Transportation is the largest part of the most people’s carbon footprint in the US.  This is especially true in California where we love our cars and our electricity comes from less carbon-intensive sources.  By modifying our transportation choices, we can reduce oil use, our carbon footprint and the associated impacts to climate change.  While becoming more versed in our local transportation options, our community becomes less dependent on foreign oil and also becomes more resilient.  When was the last time you took public transit?

Walking and Biking

For most of us, transporting ourselves to work or play is something we do every day.  For short trips and for us here in Palo Alto where we are blessed with mostly flat streets, good weather, and lots of bike paths, our first choice for transportation should be walking or biking for the short trips.

There are lots of good resources for this, such as a great map of the area showing bike paths and routes for Palo Alto and Menlo Park.  (View it online rather than shrinking to print.)  To find out how to extend your biking range by taking your bike on transit, see the Bay Area Bicycling Resource Guide.  Here you will find route maps, locations of lockers and racks, information on how to take your bike on public transit and across Bay Area toll bridges, how to ride safely in traffic, tips on commuting, bicycle resources, and more.  Google Maps now has walking, biking, and transit options as well as driving directions.

Walking and biking can take longer so you have to plan on this, but it is usually much more pleasant and there is no parking hassle.  Once you get set up, you can even do trips to the market or other places where you might usually drive.  Will one of your favorite errands become biking to the Farmer’s Market on Sunday mornings?


For the daily drive to work, carpooling is the first choice for people wanting to lessen their impact, expenses, and time spent on the road.  511 Rideshare for Bay Area commuters can match you up with others that want to share a ride – carpool, Vanpool, bike ride or bike/carpool.  You can match for the whole week or just one day – whatever works best for you.  They have info on carpools to BART and even carpools for skiing.  Check it out.  Carpooling is not just for work.  Many social occasions or community events are more enjoyable when shared with friends so don’t forget carpooling for these activities as well.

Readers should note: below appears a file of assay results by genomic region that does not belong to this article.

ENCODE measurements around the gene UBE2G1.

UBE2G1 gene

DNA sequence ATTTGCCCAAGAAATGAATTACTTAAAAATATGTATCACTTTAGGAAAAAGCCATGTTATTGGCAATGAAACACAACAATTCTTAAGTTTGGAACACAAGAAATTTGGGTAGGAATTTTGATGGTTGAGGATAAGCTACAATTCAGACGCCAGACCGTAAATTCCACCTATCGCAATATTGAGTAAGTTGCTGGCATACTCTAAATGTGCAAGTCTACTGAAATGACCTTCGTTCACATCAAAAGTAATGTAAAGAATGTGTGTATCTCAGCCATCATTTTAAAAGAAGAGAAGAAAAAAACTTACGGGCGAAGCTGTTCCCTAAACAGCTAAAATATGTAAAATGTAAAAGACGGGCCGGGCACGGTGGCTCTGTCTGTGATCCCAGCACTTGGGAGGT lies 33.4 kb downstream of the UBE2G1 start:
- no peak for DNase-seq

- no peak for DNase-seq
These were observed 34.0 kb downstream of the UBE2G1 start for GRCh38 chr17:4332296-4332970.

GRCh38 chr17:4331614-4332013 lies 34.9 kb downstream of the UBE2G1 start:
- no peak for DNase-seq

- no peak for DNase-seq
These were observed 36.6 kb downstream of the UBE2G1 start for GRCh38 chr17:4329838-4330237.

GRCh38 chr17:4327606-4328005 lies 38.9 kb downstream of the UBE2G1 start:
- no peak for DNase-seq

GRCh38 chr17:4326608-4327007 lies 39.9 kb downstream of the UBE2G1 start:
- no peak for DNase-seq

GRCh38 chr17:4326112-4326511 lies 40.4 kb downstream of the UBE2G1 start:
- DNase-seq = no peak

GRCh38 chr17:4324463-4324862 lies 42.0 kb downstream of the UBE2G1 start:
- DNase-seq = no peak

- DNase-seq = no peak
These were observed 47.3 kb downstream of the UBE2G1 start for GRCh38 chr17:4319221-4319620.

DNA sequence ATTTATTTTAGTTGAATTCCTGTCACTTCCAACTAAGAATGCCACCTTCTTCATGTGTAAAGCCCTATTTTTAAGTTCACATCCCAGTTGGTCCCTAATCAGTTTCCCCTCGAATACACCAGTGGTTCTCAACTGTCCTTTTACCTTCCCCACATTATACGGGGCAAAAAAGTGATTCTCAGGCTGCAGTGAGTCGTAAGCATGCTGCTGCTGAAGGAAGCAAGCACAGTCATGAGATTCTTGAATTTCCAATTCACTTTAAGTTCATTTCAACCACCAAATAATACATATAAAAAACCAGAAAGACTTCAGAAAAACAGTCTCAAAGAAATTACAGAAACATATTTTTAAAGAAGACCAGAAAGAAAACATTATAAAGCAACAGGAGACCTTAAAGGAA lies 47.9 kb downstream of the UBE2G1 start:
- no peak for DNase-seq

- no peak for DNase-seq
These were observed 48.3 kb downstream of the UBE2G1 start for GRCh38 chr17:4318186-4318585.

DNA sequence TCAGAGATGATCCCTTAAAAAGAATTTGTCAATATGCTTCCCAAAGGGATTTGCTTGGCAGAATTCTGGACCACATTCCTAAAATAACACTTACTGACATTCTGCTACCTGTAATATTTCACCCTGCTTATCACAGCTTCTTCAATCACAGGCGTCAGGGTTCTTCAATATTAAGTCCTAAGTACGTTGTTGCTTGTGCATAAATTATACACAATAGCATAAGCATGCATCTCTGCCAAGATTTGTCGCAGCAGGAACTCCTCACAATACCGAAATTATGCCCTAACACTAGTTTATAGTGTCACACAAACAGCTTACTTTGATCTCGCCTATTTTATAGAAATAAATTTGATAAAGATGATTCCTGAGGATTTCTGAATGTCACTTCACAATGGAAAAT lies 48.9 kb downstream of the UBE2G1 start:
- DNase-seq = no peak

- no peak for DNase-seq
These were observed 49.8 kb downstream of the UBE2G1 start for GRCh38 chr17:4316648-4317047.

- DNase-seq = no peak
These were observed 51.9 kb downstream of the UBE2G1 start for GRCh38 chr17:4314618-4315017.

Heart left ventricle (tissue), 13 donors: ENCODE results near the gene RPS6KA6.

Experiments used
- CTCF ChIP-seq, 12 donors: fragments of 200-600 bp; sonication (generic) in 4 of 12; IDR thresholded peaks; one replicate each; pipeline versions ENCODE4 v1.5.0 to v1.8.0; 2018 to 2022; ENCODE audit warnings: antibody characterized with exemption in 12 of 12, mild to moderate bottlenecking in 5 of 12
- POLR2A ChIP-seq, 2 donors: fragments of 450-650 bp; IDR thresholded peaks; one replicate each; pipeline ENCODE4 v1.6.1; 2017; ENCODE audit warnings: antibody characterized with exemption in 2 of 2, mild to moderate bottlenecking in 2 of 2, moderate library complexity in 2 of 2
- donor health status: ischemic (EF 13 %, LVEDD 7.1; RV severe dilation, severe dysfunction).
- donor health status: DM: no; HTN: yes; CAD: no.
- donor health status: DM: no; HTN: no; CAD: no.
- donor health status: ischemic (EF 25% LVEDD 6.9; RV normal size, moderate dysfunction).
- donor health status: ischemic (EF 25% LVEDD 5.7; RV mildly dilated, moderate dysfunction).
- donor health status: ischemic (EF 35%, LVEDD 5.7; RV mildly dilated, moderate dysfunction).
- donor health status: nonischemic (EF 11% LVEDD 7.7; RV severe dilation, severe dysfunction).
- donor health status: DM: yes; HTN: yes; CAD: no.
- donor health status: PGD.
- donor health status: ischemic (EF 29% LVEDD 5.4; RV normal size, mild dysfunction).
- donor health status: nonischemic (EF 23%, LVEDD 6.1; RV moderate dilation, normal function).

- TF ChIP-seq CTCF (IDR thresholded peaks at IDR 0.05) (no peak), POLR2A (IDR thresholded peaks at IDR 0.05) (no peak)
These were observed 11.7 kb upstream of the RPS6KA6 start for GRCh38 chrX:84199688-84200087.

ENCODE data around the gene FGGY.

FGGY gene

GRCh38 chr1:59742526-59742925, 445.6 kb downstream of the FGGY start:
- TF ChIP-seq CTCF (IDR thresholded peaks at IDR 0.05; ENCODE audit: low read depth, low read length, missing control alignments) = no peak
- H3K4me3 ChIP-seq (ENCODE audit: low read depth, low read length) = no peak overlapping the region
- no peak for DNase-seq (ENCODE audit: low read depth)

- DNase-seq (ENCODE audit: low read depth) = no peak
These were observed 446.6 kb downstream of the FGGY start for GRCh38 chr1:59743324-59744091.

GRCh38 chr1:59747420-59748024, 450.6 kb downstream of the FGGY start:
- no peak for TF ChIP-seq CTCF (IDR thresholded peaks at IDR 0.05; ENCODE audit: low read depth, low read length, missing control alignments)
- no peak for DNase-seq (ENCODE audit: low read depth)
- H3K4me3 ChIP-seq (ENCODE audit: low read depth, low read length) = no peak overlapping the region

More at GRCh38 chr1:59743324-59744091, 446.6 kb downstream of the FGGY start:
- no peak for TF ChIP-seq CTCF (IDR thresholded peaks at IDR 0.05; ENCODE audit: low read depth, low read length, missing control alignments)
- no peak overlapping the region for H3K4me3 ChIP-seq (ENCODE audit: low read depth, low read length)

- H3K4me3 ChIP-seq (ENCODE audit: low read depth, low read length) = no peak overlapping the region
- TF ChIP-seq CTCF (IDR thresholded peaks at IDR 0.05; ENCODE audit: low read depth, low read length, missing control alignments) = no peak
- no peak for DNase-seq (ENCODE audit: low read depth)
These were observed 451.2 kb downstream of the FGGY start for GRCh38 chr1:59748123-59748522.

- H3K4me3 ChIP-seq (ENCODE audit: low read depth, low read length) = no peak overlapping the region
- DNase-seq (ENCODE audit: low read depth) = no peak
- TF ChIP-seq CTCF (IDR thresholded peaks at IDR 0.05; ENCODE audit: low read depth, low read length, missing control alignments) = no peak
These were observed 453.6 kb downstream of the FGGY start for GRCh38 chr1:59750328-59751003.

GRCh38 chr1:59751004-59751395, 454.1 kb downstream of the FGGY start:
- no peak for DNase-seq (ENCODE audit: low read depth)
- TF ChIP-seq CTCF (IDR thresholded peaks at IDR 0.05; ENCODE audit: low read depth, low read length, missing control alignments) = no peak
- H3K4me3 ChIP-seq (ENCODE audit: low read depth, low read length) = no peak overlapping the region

Taking Transit

For the longer trips, taking public transit can be a good option.  On transit you can read, work on your computer, text your friends or even catch up on sleep for those early mornings. The Bay Area Travel Guide website has it all:  public transit, ride sharing, traffic reports, trip planning, bicycling, and more. It is a website and a phone number – 511.  Find out information on FasTrack, TransLink, Carsharing and more.

For resources specific to Palo Alto see the City of Palo Alto Commuting website.  Stanford also has a shuttle, the Marguerite, that anyone can take; see its online maps and schedules.  The City of Palo Alto and Stanford shuttles are free and link you to libraries, schools, activity centers, housing developments, and shopping districts.


When you do have to drive, drive smart!  Make sure you car is in good condition (with a recent tune-up and tires properly inflated), and then link your trips.  Combining as many errands as is practical will save you time and money as you take care of your weekly errands with fewer miles traveled.